By Seth Colter Walls
By Brett Koshkin
By Spencer Wilking
By Christina Black
By Calum Marsh
By J. Pablo
By Phillip Mlynar
By Jenna Sauers
That scandalous night only cemented Busy's mythos, helping to land his role in Wild Style. Who can forget him rocking the mic with Funky Four's Rodney C, or fashioning the letter "B" from a sprawl of cash on a hotel bed as he, Fab Five Freddy, and graffiti marvel Lee Quinones are about to have a love-in with three groupies from the club? "Busy remains the most magnetic performer in hip-hop," Ahearn says. "Guaranteed to warm up any crowd, no matter. Busy kicks that old-school party style because that's who he is. In this age of bling, people need to reconnect to what this culture was about. The chief rocker Busy Bee gives people that glimpse at that legendary golden age of hip-hop, with its genuine innocence and creativity."
Fab Five Freddy concurs that Busy is a true original. "The scene where Busy asks the audience gathered at the band shell on the Lower East Side, tells them to clap their hands like whoever was murdering all of the little kids in Atlanta was between their palms, that speaks volumes," he says. "Busy Bee weaving that bit of social consciousness into a party rhymeat the height of the Atlanta child murders in the early '80swas nothing short of brilliant. He is a true MC in every sense of that word: master of ceremonies, mic controller. A few weeks ago, at the 25th-anniversary celebration of Wild Style in Central Park, there were a lot of incredible performances, but in my opinion, Busy Bee stole the show.''
Chief Rocker Busy Bee: The Architect MC Vol.1,
a short film by Barry Michael Cooper
Chief Rocker Busy Bee: The Architect MC Vol. 2,
by Barry Michael Cooper
The last few years haven't been all roses for the rapper, however. His beloved parents passed away in the late '80s, just when he was blowing up with his hit album Running Thangs and its hit single, "Suicide." Then came the arrest on the Nitro Tourheadlined by LL Cool J, Public Enemy, and NWAwhere Busy was accused, along with two other suspects, of sexually assaulting a woman in Minnesota. It took six months to clear his name. "I could've been bitter," Busy says now. "But I knew God was protecting me the whole time. And I found out who my true friends were. To this day, Russell Simmons and Ice-T are two of the most stand-up dudes I ever met in my whole life. They put money on my commissary, sent me clothes, took my calls, kept my spirits up. They never once doubted my innocence."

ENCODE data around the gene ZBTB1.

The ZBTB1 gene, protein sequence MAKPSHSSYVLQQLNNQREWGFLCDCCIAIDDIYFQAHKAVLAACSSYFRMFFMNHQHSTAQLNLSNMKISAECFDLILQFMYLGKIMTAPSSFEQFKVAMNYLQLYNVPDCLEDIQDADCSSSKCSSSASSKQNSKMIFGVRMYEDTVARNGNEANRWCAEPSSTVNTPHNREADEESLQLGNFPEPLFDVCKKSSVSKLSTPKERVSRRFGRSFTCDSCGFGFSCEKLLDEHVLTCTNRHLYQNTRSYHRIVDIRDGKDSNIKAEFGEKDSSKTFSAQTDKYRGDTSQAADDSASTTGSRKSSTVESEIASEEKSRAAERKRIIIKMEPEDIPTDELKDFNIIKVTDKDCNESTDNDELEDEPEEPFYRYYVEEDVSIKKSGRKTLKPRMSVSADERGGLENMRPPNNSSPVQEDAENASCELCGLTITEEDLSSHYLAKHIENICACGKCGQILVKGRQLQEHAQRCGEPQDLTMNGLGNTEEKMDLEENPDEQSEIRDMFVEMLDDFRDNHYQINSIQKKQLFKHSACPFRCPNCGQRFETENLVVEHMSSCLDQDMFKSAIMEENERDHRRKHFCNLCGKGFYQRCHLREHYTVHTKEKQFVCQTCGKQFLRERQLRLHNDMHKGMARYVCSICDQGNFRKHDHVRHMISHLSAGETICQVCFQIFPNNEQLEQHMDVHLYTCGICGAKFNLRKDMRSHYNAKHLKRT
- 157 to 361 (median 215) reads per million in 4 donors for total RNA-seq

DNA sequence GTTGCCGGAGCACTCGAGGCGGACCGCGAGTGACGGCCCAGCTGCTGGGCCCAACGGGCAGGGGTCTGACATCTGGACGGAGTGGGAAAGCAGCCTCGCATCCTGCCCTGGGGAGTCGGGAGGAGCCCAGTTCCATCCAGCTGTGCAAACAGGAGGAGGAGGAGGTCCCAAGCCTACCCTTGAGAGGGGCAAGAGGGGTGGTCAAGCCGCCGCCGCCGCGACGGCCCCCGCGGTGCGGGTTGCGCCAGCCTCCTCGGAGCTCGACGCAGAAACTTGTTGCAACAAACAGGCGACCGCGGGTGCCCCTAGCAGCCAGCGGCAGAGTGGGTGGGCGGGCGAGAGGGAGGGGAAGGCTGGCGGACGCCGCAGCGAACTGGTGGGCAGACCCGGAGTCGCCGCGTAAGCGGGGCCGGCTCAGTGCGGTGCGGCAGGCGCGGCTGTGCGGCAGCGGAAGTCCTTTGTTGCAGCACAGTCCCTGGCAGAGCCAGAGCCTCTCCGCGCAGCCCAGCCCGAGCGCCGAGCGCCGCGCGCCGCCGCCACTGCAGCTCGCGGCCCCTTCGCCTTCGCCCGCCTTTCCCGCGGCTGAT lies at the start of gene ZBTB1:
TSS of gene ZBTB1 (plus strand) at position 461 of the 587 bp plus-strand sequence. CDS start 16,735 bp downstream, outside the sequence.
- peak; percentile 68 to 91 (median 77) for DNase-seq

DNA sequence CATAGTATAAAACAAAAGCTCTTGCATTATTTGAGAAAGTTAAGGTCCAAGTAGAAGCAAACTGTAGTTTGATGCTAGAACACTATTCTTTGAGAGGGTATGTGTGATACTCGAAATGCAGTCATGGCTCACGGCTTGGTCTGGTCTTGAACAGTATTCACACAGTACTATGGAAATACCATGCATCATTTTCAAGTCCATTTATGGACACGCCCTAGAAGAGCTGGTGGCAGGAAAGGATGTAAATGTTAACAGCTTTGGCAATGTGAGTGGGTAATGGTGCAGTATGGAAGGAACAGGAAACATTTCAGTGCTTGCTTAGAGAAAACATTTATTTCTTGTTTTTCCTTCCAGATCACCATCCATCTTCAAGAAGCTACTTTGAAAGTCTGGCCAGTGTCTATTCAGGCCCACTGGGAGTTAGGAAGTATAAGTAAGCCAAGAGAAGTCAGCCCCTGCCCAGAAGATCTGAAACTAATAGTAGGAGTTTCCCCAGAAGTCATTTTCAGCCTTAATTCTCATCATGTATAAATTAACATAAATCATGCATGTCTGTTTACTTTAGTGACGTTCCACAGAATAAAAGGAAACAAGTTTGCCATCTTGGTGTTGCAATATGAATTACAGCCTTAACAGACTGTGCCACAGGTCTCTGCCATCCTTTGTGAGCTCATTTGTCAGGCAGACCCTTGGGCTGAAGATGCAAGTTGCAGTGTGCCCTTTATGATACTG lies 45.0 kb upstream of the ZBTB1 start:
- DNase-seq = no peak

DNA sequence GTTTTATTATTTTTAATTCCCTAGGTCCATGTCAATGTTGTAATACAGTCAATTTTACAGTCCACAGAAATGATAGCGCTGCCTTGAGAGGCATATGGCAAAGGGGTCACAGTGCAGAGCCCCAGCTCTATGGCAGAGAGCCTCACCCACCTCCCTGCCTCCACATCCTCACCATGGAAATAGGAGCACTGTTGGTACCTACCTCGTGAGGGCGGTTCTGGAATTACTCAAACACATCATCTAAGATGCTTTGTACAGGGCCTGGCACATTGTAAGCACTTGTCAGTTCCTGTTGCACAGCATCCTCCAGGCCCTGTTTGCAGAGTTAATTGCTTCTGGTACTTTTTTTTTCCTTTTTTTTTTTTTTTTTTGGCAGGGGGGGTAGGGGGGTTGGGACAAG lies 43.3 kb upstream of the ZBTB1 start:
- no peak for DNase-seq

Out of jail but now uncomfortable in New York, Busy and his wife, Michelle (one part of Kool Herc's Herculords crew), relocated to Baltimore. In a panic to make ends meet, he hustled weedpotent weed. He laughs at the memory. "People in New York thought I was getting shows, because I was still dressing fly and I had money in my pocket. It was crazy. I had firemen, bus drivers, even cops as my customers. I had an uninterrupted run from 1989 all the way to 1996, when one of my customers who was a detective told me I was about to get pinched. And that was the last day of me being the Branson of B-more. Thing is, none of my customers knew me as Busy Bee. They knew me as Scorpio. Scorpio with that fire 'dro and skunk."
The doting father of two daughters, Busy works with his manager, Roland Russell, and records for the Urban Gold label in addition to doing shows around the world. Mos Def is rumored to be interested in portraying him in a feature film that hip-hop and soul impresario Andre Harrell is producing. In October, Busy will be one of the performers at VH1's Hip Hop Honors 2007 awards show, as part of their Wild Style tribute. He's also a judge on The Next, an online hip-hop version of American Idol, sitting alongside his junior look-alike, Lil Wayne. Vintage concert clips available on YouTube have only broadened his folklore; he also recently guested on KRS-One and Marley Marl's Hip Hop Lives, a backward-looking CD that's nonetheless one of the best hip-hop albums in several years. But the most resonant praise that Busy gets comes straight from his wife. "Busy lives and breathes hip-hop," Michelle says. "It's not a game or a passing fad to him. Busy is a great MC, but more than anything else, my husband is a true survivor."
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